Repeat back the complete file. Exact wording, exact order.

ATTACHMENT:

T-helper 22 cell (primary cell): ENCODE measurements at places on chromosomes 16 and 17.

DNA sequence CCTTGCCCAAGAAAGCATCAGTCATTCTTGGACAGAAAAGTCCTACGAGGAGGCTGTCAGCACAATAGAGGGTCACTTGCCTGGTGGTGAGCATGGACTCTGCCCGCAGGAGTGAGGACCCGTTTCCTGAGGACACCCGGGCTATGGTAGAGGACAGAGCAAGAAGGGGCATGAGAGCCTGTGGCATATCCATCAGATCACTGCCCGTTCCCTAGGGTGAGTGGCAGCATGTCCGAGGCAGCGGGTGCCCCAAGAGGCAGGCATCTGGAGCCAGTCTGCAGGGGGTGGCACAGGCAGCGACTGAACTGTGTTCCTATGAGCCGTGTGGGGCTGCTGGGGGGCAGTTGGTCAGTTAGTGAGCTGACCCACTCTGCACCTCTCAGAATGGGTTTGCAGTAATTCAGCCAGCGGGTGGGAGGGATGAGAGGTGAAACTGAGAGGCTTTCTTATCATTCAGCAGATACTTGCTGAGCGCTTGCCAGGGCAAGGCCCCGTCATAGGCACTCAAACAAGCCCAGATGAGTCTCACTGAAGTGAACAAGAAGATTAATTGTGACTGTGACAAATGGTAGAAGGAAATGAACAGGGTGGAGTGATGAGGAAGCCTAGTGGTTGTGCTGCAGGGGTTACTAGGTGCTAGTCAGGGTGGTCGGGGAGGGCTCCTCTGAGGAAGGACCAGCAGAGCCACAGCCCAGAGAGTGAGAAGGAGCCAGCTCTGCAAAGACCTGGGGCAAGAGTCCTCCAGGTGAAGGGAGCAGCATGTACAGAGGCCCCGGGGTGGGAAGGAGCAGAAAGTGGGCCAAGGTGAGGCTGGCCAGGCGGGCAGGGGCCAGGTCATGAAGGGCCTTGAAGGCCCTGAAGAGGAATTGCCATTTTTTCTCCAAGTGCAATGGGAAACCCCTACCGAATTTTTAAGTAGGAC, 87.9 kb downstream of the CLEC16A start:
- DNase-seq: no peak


T-helper 22 cell (primary cell): ENCODE measurements at places on chromosomes 16 and 17.

DNA sequence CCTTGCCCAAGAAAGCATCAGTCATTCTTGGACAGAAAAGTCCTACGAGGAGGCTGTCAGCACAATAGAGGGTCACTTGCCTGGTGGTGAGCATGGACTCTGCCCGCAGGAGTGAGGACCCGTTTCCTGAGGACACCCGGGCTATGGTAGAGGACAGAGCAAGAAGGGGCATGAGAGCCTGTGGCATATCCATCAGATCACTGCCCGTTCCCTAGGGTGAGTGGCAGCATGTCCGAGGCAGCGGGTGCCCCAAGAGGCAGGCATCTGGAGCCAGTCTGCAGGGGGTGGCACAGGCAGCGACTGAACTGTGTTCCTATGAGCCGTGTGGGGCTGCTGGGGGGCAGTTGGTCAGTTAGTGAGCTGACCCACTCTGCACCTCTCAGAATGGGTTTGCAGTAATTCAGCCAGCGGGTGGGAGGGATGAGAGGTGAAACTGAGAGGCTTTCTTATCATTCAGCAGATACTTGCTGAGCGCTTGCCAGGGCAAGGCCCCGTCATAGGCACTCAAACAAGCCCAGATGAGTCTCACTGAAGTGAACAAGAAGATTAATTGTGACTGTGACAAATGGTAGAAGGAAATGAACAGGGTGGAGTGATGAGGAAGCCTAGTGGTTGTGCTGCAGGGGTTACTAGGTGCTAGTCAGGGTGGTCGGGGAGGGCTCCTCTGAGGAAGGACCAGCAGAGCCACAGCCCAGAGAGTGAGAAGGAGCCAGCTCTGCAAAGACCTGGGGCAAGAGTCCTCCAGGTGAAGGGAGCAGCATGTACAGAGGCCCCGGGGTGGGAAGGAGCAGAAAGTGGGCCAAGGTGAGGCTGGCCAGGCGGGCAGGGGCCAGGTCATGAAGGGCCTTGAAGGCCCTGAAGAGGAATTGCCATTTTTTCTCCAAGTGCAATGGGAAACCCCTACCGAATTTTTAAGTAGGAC, 87.9 kb downstream of the CLEC16A start:
- DNase-seq: no peak